In honour of International Day of the Girl, ONE campaign released their second annual report on the ‘toughest places in the world for a girl to get an education.’ ONE is an organization that spans worldwide and is focused on issues like justice and equality, especially in African Nations. The report is based on a data taken from the 193 countries in the United Nations. Education is one of the most important factor affecting the prosperous growth of women. Eleven factors were taken into consideration.

However, out of 193 member countries, only 122 countries had enough data to be included in the report.  The top 10 worst countries for girls to get an education are mostly located in sub-saharan Africa and the order is as follows: South Sudan, Central African Republic, Niger, Afghanistan, Chad, Mali, Guinea, Burkino Faso, Liberia and Ethiopia.

Canada, France, and Germany were included in the list of 71 countries that did not meet the mark for proper data analysis. Canada only met four data points:

  • Girls’ upper-secondary out-of-school rate
  • Girls’ lower-secondary out-of-school rate
  • Girls’ upper-secondary completion rate
  • Girls’ government expenditure on education (as a per cent of total government expenditure)

All the data was collected from the UNESCO database. Some of the factors Canada was missing include girls’ youth literacy rate, mean years of school, primary teachers trained to teach, lower-secondary out-of-school rate and primary out-of-school rate. Canada is positioned as a country that supports girls education and development. However, there is lots of data missing to gather a full understanding of where girls stand in these developed countries. Canada is all about promoting feminism, with Prime Minister Justin Trudeau leading the way as a self–proclaimed feminist. Canada also featured two cities, Toronto and Vancouver, on the top ten cities for female entrepreneurs, but the data collected by ONE shows a lot of information missing about our own educational system.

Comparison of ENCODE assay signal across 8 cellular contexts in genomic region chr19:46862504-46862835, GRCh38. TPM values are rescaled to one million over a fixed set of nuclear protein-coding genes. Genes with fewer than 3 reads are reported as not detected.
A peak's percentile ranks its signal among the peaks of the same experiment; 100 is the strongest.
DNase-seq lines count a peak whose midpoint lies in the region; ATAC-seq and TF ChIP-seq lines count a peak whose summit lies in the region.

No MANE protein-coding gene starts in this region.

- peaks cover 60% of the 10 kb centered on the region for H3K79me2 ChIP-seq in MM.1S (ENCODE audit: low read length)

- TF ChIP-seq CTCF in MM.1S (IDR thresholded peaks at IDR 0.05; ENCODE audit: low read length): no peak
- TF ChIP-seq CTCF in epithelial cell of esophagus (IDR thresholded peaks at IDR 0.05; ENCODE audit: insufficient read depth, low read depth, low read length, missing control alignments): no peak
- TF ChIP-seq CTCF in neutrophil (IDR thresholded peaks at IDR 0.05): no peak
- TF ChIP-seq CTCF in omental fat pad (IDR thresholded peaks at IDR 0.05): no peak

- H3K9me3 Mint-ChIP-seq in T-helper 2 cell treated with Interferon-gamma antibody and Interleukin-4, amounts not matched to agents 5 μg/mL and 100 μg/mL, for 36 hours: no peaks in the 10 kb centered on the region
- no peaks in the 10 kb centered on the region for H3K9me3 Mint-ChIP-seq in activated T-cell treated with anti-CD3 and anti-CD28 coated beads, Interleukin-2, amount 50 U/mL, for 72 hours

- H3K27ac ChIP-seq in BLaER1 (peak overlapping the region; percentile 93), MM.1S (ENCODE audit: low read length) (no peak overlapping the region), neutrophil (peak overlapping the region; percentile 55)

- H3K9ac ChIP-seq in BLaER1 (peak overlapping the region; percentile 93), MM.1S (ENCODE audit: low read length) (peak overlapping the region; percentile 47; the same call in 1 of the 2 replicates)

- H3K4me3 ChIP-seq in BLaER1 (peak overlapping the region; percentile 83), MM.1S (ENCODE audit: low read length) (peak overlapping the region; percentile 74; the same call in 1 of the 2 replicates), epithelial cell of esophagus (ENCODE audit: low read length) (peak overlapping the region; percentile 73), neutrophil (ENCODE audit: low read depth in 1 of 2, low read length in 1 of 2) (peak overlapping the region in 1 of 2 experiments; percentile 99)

ONE’s report hopes to highlight key issues that need improvement in order for girls to thrive. Their report indicated that the toughest places for girls to get access to proper education are amongst the poorest in the world, and are often marked as fragile states. Girls can face social, economic, and cultural barriers all when trying to access and stay in school. However, the report can conclude that just because a country is poor doesn’t mean that girls cannot get access to proper education . For instance, Burundi has the worlds lowest income, but ranks better than 18 other wealthier countries in terms of girls education. While all the countries on the ‘tough list’ deal with different issues, ranging from childhood marriage to poor literacy, the key issues are transparency and funding.

President and CEO of the ONE campaign, Gayle Smith said that “over 130 million girls are still out of school— that is over 130 million potential engineers, entrepreneurs, teachers, and politicians whose leadership the world is missing out on. It’s a global crisis that perpetuates poverty.”

In February 2018, Smith hopes there will be a Global Partnership for Education that supports education in developing countries. Various world leaders will be invited to fund this development and make a commitment to this cause.

Prime Minister Trudeau is, however, expected to make a few appearance in Washington D.C on Oct. 10 where he will attend the Fortune Most Powerful Women Summit and Gala as well as participate in the Women One Roundtable discussion on Oct 11. It is hopeful that in the near future, more developed countries can make all issues of girls’ education more transparent because empowered girls make for powerful women.

Let us know your thoughts in the comments below!

Rail Deck Park to add attractive green space to the downtown core